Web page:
Former KPD Lt. Ralph Cline repeatedly disciplined for improper conduct early in career

Ralph Cline, Former Kingsport Police Department Lieutenant (Source: Sullivan County Sheriff's Office)

KINGSPORT, TN (WJHL) – More than 30 years before a Kingsport police lieutenant pleaded guilty to patronizing prostitution on the job, he received his first of many inappropriate conduct complaints, according to disciplinary records in his personnel file.

Documents show the Kingsport Police Department disciplined Ralph Cline multiple times over a five-year period long before an undercover camera caught him in an unmarked cruiser with a prostitute earlier this month. At one point, a former chief even took away his patrol car after what he called “a pattern of improper conduct,” according to the files.

We don’t know the specifics of three of the complaints, because those disciplinary files are not in Cline’s personnel file, but based on the remaining documents, we know KPD gave Cline multiple opportunities to turn around his behavior early in his career and even urged him to seek counseling at one point.

KPD received the first complaint in 1985 and another in 1988, which resulted in a written reprimand, according to Cline’s records.

His personnel file shows another reprimand in May 1992 after a woman complained of visits and phone calls to her home while Cline was on duty, “making an effort to arrange meetings” on his off-duty time. As a result of the substantiated internal investigation, Cline assured the then-chief he “corrected this problem and it will not occur in the future,” according to public records.

Seven months later, records show he received a fourth allegation at which time the chief counseled him in the presence of his supervisor and advised Cline “to come into compliance with the policies and procedures and to cease inappropriate conduct while on duty.”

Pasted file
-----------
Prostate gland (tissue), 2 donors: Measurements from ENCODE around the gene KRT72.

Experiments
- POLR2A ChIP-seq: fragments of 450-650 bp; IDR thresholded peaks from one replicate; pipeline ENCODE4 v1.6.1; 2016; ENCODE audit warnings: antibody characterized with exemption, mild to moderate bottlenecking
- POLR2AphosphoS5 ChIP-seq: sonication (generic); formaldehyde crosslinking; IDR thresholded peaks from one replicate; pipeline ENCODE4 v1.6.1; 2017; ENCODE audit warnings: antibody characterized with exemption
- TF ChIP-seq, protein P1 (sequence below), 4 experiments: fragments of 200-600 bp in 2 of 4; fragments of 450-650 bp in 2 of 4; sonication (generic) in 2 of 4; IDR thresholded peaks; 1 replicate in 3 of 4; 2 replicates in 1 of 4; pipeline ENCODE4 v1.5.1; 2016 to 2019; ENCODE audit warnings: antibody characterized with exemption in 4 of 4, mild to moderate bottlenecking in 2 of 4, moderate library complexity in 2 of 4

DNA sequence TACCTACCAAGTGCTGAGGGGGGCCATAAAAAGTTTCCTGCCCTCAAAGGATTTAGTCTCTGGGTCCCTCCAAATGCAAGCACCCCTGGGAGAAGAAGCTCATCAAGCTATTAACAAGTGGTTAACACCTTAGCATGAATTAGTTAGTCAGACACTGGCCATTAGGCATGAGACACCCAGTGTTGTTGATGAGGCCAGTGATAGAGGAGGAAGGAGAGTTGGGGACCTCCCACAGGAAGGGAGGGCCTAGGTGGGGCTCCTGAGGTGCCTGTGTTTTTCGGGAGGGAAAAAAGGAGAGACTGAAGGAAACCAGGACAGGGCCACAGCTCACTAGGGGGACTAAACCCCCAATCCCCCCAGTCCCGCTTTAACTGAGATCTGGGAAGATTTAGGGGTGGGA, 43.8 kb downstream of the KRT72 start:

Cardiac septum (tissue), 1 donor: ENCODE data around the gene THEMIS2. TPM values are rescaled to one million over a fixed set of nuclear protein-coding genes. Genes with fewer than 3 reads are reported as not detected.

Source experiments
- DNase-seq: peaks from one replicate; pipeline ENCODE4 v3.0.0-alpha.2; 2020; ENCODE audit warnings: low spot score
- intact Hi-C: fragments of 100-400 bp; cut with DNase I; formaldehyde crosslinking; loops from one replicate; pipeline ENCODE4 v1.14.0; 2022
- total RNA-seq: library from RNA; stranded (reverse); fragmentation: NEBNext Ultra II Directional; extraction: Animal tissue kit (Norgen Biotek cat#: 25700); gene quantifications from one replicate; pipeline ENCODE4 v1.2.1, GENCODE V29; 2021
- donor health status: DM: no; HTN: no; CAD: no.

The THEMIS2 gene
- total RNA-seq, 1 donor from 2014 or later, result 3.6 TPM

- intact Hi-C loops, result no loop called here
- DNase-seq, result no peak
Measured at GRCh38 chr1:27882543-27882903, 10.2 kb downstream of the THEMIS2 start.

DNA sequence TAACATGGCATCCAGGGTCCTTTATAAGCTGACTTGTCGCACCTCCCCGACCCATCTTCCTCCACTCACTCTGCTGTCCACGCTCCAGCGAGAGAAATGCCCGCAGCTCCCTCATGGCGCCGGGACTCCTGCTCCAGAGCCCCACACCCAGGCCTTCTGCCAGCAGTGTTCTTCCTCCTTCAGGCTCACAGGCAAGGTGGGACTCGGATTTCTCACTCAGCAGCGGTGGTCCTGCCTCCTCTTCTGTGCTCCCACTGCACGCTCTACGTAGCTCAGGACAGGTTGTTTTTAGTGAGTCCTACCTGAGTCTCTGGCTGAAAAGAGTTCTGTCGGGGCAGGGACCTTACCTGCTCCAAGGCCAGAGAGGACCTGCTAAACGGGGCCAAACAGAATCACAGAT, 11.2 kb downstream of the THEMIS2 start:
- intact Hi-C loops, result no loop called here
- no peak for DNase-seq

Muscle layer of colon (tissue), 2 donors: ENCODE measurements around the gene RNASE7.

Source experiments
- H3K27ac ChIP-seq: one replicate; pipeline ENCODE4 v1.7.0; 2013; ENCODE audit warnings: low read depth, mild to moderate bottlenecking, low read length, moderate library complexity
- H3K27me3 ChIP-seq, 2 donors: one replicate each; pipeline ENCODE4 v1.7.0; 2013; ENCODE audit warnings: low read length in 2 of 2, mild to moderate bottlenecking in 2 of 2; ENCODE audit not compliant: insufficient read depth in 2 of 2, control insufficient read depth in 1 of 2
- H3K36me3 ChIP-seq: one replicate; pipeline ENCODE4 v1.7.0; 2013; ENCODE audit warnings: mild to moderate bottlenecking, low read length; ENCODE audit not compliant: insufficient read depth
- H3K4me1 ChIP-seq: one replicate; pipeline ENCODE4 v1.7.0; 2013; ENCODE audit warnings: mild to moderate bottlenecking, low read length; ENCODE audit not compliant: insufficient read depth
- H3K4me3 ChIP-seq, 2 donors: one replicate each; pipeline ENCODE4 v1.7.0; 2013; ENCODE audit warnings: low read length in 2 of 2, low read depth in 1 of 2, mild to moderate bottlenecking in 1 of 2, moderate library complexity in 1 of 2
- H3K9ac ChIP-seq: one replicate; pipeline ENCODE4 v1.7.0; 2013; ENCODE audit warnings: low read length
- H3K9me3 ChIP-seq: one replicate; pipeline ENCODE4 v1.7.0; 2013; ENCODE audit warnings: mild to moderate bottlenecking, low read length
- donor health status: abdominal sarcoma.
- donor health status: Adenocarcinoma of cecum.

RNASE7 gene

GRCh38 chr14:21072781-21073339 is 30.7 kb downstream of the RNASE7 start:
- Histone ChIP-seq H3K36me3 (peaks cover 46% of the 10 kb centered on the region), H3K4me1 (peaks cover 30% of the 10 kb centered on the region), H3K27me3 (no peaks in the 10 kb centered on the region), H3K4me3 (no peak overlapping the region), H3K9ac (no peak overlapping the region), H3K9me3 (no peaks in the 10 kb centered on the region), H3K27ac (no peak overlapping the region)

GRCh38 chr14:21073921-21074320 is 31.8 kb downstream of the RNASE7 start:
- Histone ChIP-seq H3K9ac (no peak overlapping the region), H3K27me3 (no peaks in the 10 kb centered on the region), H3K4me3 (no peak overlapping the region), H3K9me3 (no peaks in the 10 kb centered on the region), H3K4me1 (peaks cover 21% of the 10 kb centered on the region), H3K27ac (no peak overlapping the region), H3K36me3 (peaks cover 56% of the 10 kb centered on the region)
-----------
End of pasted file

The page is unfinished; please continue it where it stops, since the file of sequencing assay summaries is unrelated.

On August 25, 1993, Cline received a fifth complaint that while in uniform and in a marked patrol car he visited with a woman at Cloud Apartments and kissed her.

“My concern is that you have a continued pattern since being employed with the Kingsport Police Department of engaging in similar conduct and you have been counseled orally and by written memo that this conduct must cease,” Chief James Keesling said at the time. “…In reviewing all the facts surrounding all of the internal investigations, I feel that a pattern of improper conduct continues to exist and you continue to ignore oral or written reprimands.”

As a result of that fifth complaint, the chief suspended Cline for two days without pay, placed him on probation for six months, removed his personalized police vehicle from his custody and encouraged him to “seek counseling.”

For the next 24 years, his file shows no documented similar behavior until he applied for early retirement on November 2, 2017. TBI agents caught him patronizing prostitution on November 1, according to Sullivan County District Attorney Barry Staubus.

While KPD has declined to talk about the case on-camera, in a statement, the chief previously said the now closed criminal investigation followed the agency self-reporting an unverified tip to the district attorney.

We asked KPD and the City of Kingsport why three disciplinary documents are not in Cline’s file. Neither could give us a conclusive answer.

“The fact that they weren’t in either his file at KPD or his file at HR leads me to believe that they were for whatever reason (inadvertently or otherwise) never placed in the files to begin with rather than the alternate, but far less likely, theory that they were there at one point and then later removed,” KPD Public Information Officer Tom Patton said. “It is important to realize that these incidents occurred between 24 and 32 years ago. Nobody who would have been in a position of authority over those files at the time is still employed by the City and some are even deceased. All of the people now in a position of authority over those files were either rookie/junior employees at the time or not yet even employed here at all.”

Policy allows employees to request in writing to the HR director to have disciplinary documents removed from their file after three years of successful completion of any corrective action, according to the city. A human resources representative said to the department’s knowledge, no one requested removal of disciplinary actions from Cline’s file.

Cline’s most recent documented disciplinary action came in May 2011 for unprofessional conduct, according to documents in his personnel file. The former chief suspended him for five days and made him apologize to multiple co-workers after records and other employees complained about angry and intimidating behavior.

Copyright WJHL 2017. All rights reserved.

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